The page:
Design for Hackers: THE BOOK!
Last week, I signed a contract to publish Design for Hackers: Reverse-Engineering Beauty with John Wiley & Sons. I still have plenty of work left to get this book onto shelves – and to exist at all – but I’m extremely excited about it, and wanted to share the news with everyone, especially visitors coming from Hacker News (more on that in a bit).
What is Design for Hackers?
My goal for Design for Hackers is to help Software Developers and Entrepreneurs (Hackers) – who are interested in design – see the world the way a designer does. Hackers are used to teaching themselves whatever is necessary to achieve their vision; and for most things this is relatively straightforward. If they are learning to program, and come across an error, they can do a quick Google search. If they want to know how to do their own bookkeeping, they can learn about this easily with a book or by looking around on the web. Unfortunately, there’s no quick fix found when you Google “my design sucks.”
The problem with most advice given by designers is that it usually consists of rules (“use no more than two fonts”) that are often conflicting and easy to forget. Naturally, the decisions made by designers are difficult to put into words, and many designers are better with images than words. Rather than teaching you to fish, they give you a fish. When you’re still confused, they may shrug their virtual shoulders and explain that its just their natural talent that makes them able to design. This is usually true, but I believe natural talent is not a requirement for understanding design – especially not for naturally curious people who can teach themselves nearly anything, given the right information.
There are some very consistent principles behind what makes a design visually compelling, and these principles are as important on the screen of your iPad as they were on the streets of ancient Rome. My goal is to weave these principles into your brain using examples from today, as well as from the history of art, architecture, and design. I will tell stories and present examples that will infect your brain, make you look smart when you retell them at parties, and change the way you see the world around you. I’ve been telling my friends, “it’s like Freakonomics, for Design.”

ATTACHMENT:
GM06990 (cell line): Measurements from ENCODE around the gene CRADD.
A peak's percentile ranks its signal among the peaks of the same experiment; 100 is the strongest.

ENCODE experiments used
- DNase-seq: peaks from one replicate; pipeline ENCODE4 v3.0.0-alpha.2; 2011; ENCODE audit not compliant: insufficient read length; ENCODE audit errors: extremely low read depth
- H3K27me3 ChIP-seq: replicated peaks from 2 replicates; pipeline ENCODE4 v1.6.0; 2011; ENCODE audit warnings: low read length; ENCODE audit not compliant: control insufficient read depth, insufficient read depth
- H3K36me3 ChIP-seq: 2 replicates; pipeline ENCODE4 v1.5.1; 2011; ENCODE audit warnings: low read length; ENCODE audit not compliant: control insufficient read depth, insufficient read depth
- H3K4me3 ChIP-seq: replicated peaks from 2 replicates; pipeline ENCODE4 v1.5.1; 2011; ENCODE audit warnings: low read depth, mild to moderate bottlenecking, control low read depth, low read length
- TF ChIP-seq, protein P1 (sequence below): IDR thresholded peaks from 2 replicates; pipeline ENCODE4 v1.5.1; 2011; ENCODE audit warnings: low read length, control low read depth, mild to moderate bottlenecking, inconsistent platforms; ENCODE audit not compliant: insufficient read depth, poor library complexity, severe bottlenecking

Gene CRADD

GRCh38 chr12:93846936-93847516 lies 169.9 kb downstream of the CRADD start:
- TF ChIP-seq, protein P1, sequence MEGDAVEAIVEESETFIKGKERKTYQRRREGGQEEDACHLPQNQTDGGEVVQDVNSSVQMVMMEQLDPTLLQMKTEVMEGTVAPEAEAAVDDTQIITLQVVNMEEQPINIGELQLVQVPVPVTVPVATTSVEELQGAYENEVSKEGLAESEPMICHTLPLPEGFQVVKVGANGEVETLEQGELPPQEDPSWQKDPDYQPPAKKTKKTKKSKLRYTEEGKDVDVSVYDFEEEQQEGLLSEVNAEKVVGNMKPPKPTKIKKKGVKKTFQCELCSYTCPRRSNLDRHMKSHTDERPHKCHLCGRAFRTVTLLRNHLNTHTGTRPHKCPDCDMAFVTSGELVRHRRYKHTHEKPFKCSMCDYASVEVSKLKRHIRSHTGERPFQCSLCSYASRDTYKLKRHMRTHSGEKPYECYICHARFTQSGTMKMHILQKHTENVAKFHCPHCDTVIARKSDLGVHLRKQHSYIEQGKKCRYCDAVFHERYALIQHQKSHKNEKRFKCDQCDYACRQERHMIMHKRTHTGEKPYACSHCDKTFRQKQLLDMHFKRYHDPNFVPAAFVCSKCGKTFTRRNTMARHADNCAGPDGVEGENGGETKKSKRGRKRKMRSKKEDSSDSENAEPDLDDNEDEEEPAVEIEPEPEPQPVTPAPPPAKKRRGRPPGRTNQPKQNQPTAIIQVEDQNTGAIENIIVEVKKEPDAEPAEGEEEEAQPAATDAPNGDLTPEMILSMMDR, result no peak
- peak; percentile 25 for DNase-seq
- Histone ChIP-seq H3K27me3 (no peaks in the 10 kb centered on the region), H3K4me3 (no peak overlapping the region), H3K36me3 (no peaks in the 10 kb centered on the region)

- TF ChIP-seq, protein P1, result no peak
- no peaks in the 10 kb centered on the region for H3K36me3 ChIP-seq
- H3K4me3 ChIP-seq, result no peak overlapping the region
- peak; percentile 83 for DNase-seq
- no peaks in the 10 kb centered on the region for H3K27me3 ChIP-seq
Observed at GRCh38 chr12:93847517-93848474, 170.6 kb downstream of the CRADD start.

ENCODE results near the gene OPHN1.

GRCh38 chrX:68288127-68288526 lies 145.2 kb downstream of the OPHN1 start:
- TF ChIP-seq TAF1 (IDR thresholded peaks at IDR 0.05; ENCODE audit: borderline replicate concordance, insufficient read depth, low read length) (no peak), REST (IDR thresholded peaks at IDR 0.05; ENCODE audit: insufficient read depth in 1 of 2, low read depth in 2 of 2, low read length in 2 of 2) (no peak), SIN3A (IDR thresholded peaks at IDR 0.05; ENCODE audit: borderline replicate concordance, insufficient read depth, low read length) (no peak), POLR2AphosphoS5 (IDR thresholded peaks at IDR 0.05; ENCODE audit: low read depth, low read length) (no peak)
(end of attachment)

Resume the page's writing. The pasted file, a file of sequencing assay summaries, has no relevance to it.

How did this book deal come about?
The way this book deal came about just affirms my beliefs about Inviting Serendipity. I started with a very strong desire to present at SXSW. I love the conference, I love to share knowledge, and I really wanted to contribute. But, I wasn’t sure what I had to offer. I brainstormed for a couple of weeks, bouncing ideas off of friends, amongst them that of Being Yourself for a Living. Nothing really stuck.
Then I remembered the talk that a friend encouraged me to give at BarCamp Chicago a couple of years ago, Design for the Coder’s Mind: Reverse-Engineering Visual Design. I at least had something to start with, but the title needed more pop. Since I also love the community on Hacker News, and that community overlaps with that of SXSW, I settled on Design for Hackers.
But 30% of SXSW’s panel selection process is based upon votes on their Panel Picker; and, unfortunately, I am not famous enough to get a considerable amount of votes. Fortunately, I had previously had some luck in getting some articles on the front page of Hacker News, so I set out to do that again, with the hopes of directing the community to vote on the Panel Picker.
Hacking the System
The plan was to write sample content related to my topic and get on the front page of Hacker News – which isn’t necessarily easy to do at will. So, I spent a couple of weeks drafting, refining, and crafting Design for Hackers: Why You Don’t Use Garamond on the Web. The topic felt great to write about, and the words came easily, tickling my brain on the way to my fingertips; but just when I thought the post was good, I would iterate again, digging as deeply into the details as possible. The goal was to to make it so brain melting that the HN community couldn’t help but love it.